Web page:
Żuławy Wiślane

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Location on the map of geographical regions of Poland

Żuławy Wiślane (fens, plural from "żuława") is the alluvial delta area of Vistula, in large part reclaimed artificially by means of dykes, pumps, channels (over 17000 km of total length) and extensive drainage system. In shape similar to reversed triangle formed by branching of Vistula into two separate rivers, Leniwka and Nogat at its height, confined by rivers themselves, and closed by Mierzeja Wiślana at its base. It is a deforested, agricultural plain that covers 1000 square km.


There is no definite statement for the origin of name "Żuławy". Term is believed to be derived from word "solov" in language of the Baltic tribe Prussian or Polish noun "żuł" for mud.


Prehistory and initial settlement[edit]

The first traces of settlements reach back to the period between 2500 and 1700 BC, being proved by excavation sites from Niedźwiedziówka, Lubieszewo, Ostaszewo, Kaczynos, Kończewice, Krasnołęka, Lasowice Wielkie or Lichnowy. They appear to have been of impermanent form as they served presumably for fishery and amber acquirement. The range and density of settlements had not changed in a course of the next centuries until around the ninth century, when emergence of the Baltic tribe Estowie boosted occupation of Żuławy Wiślane. One, the best known is Truso, a large fishery-trading center in present Janów Pomorski near Elbląg. Before the thirteenth century population was generally restricted to morainic heights around the delta, in the surroundings of Gdańsk, Miłobądzu, Gorzędzieju, Lichnowach and Węgrach (the Slavic people), and alongside lake Drużno and Wysoczyźnie Elbląskiej (for Old Prussians).


In the 13th century by contrast, the local population experienced a rapid growth brought about by mixed Slavic-Prussian colonization. In effect, new villages had emerged, and from them many have survived up to now under unchanged names. In a space of one hundred years, the Slavic settlements reached the line Płonia Wielka, Cedry Wielkie, Ostaszewo, Lubieszewo, Świerki, Malbork. On the other hand, Żuławy Wiślane drew numerous Dutch and German immigrants.

After the Partitions of Poland[edit]

House with arcade in Bystrze from the first quarter of the 19th century – an architectural remnant of the Olędrzy (Holländern) in Żuławy

In the aftermath of the Second Partition of Poland in 1793, Żuławy Wiślane were incorporated into the Prussian Kingdom as two districts: Danziger Niederung and Danziger Höhe. After Poland regained independence in 1918, Żuławy neither stayed in Germany nor were included in the new Polish state; instead, they became part of the Free City of Danzig. When Hitler came into power in Germany, the Free City of Danzig in due course fell into the influence zone of Germany. When World War II was finally over, Żuławy Wiślane was turned over to the Polish state in 1945. Almost all of the German inhabitants have been expelled, and the region has been resettled with Polish people.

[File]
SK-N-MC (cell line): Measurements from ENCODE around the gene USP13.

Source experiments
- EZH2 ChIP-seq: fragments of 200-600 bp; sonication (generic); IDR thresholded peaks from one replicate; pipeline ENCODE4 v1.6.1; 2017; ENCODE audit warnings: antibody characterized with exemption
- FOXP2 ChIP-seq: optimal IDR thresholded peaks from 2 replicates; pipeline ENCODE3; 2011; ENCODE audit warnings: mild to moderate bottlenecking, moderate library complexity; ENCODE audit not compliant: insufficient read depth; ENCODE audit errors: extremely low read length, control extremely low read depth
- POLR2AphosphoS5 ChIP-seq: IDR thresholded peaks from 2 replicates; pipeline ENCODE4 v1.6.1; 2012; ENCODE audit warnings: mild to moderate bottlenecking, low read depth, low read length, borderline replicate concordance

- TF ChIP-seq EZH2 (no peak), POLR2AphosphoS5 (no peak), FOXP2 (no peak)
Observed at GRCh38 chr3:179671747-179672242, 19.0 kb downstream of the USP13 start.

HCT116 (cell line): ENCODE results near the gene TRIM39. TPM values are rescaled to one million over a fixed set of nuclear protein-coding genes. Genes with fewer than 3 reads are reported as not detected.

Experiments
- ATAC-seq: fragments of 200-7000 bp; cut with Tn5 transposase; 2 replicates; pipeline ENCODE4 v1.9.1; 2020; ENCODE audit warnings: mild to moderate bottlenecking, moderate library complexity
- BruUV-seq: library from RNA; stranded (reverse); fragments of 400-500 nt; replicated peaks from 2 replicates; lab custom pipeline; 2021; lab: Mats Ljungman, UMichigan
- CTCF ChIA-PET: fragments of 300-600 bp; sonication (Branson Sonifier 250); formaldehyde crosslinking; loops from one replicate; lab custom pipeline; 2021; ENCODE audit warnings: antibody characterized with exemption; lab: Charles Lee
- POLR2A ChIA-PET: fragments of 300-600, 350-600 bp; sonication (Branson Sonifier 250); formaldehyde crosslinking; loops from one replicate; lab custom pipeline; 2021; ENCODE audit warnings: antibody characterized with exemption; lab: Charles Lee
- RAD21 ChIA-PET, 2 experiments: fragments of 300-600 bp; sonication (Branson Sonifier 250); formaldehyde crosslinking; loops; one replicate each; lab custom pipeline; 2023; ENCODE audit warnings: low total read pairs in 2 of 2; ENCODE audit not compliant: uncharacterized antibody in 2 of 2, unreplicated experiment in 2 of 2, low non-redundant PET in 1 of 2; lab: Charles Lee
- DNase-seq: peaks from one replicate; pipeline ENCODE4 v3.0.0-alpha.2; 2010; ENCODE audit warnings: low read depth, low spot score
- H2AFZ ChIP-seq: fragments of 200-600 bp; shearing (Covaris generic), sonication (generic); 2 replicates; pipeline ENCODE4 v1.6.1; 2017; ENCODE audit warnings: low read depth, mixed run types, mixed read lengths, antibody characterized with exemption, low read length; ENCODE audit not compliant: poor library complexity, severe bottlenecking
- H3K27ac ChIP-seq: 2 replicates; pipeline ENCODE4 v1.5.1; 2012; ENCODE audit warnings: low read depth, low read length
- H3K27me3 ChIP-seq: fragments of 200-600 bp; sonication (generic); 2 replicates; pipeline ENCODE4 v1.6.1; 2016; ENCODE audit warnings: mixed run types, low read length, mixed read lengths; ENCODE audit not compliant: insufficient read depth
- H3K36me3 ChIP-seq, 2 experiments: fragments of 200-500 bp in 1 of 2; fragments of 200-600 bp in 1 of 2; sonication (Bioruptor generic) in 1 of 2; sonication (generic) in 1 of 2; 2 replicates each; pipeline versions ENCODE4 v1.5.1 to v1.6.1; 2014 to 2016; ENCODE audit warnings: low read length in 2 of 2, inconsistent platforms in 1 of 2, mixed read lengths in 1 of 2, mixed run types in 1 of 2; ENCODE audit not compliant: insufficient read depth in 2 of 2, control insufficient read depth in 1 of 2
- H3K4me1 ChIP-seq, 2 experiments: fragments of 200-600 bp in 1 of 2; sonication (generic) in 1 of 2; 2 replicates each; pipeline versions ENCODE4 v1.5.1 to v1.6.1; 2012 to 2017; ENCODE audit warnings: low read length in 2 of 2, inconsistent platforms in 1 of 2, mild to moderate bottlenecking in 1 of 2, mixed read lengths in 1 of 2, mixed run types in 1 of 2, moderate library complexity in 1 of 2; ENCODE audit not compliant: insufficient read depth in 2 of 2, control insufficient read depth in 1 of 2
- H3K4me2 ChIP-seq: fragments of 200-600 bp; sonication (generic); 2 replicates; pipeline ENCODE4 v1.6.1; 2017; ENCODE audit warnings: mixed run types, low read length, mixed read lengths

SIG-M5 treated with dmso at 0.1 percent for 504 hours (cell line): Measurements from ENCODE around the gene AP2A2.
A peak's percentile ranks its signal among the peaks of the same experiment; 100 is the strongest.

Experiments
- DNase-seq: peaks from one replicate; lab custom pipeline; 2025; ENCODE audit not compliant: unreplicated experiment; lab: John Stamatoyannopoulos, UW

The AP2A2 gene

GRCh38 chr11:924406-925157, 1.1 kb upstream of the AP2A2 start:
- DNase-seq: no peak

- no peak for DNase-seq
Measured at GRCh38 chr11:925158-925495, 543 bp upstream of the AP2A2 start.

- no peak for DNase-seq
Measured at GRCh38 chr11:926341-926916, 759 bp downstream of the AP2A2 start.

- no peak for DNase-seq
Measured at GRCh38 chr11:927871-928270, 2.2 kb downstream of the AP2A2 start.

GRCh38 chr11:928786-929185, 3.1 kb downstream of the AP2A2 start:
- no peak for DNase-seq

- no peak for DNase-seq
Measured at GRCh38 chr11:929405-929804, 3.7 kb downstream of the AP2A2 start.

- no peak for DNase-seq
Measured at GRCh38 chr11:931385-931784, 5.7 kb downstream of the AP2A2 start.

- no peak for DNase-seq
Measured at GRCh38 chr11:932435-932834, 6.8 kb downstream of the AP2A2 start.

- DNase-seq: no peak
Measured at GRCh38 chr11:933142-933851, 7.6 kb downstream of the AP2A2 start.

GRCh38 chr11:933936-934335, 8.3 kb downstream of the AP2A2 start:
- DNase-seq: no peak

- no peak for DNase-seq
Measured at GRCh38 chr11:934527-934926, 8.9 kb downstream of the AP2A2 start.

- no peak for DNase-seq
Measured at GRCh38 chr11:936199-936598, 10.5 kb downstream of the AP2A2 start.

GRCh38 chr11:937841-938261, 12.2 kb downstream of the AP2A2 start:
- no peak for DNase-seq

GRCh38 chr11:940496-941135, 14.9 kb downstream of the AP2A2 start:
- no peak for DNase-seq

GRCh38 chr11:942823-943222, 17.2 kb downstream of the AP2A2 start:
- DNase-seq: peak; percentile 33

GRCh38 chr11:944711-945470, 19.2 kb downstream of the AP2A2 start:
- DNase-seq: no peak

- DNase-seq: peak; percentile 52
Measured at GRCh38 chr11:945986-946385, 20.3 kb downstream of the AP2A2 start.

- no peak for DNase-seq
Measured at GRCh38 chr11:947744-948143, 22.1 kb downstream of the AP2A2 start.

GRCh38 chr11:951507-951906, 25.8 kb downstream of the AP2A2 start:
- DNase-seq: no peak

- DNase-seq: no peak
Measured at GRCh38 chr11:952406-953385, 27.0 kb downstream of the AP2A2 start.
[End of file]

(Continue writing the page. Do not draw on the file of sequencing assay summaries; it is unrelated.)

Curonian-populated area in 1649.

While today the Kursenieki, also known as Kuršininkai are a nearly extinct Baltic ethnic group living along the Curonian Spit, in 1649 Kuršininkai settlement spanned from Memel (Klaipėda) to Danzig (Gdańsk), including in the area of the Nemunas Delta. The Kuršininkai were eventually assimilated by the Germans, except along the Curonian Spit where some still live. The Kuršininkai were considered Latvians until after World War I when Latvia gained independence from the Russian Empire, a consideration based on linguistic arguments. This was the rationale for Latvian claims over the Curonian Spit, Memel, and other territories of East Prussia which would be later dropped.


Żuławy is traditionally divided, according to the historical ownership, into:

  • Żuławy Gdańskie - the western part, from Gdańsk to the Vistula
  • Żuławy Malborskie or Żuławy Wielkie (Greater Zulawy) - the part between Vistula and its right arm Nogat
  • Żuławy Elbląskie - on the eastern bank of the Nogat.

Terrain seems to look strikingly flat, but a topographic map states otherwise. For instance, land slopes down at some points below sea level. Depressions account for 28% of the overall area of the delta. The lowest point, 1.8 m below the surface, is located by Jezioro Drużno, at the state road 22 between Elbląg and Malbork in Raczki Elbląskie, making that terrain the lowest point in Poland. Second in size depression land area is placed around Nowy Dwór Gdański.

Surface water has lost its unique character due to impact of human activity. Water does not flow as freely as in other parts of the country, because most of the water is on equal altitude, and in fact its circulation is carried out artificially.

(..) Centuries of human activities are visible in the thousands of kilometers of canals and drainage ditches, a dense drainage network, the banking up of the rivers, pumping stations and the formation of a system of polders. In effect, the natural environment underwent such transformation that it would be difficult to find any fragments, which remain unchanged." (B. Augustowski, Żuławy Wiślane, Gdańskie Towarzystwo Naukowe, Gdańsk 1976)


  • Żuławy Wiślane - Informator Krajoznawczy (Demart, Warszawa, 2004
  • Changes in the area and depth of the depression in Zulawy Elblaskie, Joanna Fac-Beneda, Peribalticum VIII, Gdańskie Towarzystwo Naukowe, Gdańsk 2000
  • Żuławy Wiślane (Gdańskie Towarzystwo Naukowe, Gdańsk 1976)
  • Pomorze Gdańskie vol.3 - Żuławy Wiślane (Gdańskie Towarzystwo Naukowe, Gdańsk 1966)

External links[edit]